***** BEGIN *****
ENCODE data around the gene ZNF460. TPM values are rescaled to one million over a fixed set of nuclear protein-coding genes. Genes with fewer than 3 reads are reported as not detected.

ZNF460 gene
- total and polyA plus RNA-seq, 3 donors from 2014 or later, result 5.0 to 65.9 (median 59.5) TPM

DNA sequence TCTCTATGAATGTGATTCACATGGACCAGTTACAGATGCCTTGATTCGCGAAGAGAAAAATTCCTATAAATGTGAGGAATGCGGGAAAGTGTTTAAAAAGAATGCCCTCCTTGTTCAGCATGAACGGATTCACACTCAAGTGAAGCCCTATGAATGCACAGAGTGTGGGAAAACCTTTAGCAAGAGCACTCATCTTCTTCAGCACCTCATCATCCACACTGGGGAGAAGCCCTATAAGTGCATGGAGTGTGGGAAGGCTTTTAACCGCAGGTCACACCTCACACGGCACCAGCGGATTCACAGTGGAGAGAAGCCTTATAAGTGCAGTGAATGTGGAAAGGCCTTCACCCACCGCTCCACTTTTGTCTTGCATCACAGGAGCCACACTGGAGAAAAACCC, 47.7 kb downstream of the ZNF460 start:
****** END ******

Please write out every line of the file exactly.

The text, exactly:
ENCODE data around the gene ZNF460. TPM values are rescaled to one million over a fixed set of nuclear protein-coding genes. Genes with fewer than 3 reads are reported as not detected.

ZNF460 gene
- total and polyA plus RNA-seq, 3 donors from 2014 or later, result 5.0 to 65.9 (median 59.5) TPM

DNA sequence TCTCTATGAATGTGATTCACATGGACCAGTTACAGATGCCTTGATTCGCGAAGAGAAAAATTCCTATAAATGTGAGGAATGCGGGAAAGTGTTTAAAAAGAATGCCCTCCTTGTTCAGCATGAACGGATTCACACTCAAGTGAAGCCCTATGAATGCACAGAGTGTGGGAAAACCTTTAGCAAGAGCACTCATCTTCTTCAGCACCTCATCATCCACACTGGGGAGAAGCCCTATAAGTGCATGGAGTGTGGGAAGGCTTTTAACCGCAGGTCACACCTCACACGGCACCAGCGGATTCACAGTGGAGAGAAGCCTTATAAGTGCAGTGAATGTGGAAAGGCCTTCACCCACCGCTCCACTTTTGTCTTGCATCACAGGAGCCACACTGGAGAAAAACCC, 47.7 kb downstream of the ZNF460 start: